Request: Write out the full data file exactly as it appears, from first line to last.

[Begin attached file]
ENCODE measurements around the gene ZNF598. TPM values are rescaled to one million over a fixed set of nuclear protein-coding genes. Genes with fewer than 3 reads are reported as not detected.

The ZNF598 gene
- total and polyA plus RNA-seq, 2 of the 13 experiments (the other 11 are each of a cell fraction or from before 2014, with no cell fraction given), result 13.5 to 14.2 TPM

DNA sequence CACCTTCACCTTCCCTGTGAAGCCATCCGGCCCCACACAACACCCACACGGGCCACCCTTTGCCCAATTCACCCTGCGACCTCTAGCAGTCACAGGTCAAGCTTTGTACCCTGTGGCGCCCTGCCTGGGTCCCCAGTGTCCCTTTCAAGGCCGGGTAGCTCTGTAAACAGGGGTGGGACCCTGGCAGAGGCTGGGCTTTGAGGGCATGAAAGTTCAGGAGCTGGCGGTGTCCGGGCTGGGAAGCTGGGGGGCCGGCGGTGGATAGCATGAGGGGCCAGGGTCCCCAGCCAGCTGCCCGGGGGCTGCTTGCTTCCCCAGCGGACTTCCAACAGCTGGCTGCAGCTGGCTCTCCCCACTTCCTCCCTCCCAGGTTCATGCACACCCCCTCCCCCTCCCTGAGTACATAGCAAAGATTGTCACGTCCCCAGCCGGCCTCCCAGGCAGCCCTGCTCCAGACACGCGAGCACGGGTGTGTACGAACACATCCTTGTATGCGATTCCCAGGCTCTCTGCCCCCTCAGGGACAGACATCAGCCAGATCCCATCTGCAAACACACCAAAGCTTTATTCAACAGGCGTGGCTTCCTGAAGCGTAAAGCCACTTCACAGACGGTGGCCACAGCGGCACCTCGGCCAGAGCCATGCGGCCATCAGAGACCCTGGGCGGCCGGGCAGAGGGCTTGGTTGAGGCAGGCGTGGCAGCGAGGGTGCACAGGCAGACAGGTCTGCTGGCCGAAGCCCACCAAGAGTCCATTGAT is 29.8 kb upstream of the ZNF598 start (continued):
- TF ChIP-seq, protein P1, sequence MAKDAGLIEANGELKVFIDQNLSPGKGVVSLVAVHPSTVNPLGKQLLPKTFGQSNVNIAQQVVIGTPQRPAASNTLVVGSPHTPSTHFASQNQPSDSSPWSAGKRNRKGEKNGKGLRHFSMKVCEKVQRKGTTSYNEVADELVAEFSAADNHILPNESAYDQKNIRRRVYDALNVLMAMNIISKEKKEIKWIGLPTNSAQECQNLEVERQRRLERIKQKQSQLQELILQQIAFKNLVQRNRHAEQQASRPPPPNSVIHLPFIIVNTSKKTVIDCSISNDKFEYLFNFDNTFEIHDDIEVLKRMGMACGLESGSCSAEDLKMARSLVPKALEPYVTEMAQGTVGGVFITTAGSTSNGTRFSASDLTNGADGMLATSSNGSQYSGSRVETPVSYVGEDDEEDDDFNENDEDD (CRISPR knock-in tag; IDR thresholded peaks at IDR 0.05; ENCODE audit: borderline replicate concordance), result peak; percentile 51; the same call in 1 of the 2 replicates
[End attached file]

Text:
ENCODE measurements around the gene ZNF598. TPM values are rescaled to one million over a fixed set of nuclear protein-coding genes. Genes with fewer than 3 reads are reported as not detected.

The ZNF598 gene
- total and polyA plus RNA-seq, 2 of the 13 experiments (the other 11 are each of a cell fraction or from before 2014, with no cell fraction given), result 13.5 to 14.2 TPM

DNA sequence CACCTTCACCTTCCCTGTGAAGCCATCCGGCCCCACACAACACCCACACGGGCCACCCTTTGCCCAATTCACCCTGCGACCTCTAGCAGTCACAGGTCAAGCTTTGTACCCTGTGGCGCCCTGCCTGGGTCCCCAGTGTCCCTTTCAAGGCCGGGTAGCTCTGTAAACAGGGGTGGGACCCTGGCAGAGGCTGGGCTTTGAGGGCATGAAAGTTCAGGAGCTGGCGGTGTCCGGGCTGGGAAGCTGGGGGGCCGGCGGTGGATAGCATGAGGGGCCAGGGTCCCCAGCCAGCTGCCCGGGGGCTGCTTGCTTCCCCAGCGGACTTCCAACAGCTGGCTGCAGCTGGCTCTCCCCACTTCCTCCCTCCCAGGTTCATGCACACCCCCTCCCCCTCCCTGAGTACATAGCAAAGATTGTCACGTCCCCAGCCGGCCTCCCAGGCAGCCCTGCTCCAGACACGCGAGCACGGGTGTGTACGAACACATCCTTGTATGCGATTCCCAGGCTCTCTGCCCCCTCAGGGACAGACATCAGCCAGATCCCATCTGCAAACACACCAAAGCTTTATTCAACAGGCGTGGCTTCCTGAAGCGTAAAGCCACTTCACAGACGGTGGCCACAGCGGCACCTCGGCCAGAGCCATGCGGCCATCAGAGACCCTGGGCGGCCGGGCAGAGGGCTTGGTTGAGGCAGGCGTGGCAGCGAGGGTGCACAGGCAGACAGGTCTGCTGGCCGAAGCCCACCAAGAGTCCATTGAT is 29.8 kb upstream of the ZNF598 start (continued):
- TF ChIP-seq, protein P1, sequence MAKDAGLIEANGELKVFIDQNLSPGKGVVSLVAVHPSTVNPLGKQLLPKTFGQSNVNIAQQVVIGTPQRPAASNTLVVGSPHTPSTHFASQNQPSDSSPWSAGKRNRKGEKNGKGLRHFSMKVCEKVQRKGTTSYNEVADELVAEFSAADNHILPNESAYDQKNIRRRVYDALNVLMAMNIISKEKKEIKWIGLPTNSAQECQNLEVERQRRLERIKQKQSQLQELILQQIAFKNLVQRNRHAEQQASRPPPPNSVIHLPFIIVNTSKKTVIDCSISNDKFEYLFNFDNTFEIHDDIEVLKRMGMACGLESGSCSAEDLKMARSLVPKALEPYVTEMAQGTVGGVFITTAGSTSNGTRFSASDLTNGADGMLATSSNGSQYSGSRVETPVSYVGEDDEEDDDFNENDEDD (CRISPR knock-in tag; IDR thresholded peaks at IDR 0.05; ENCODE audit: borderline replicate concordance), result peak; percentile 51; the same call in 1 of the 2 replicates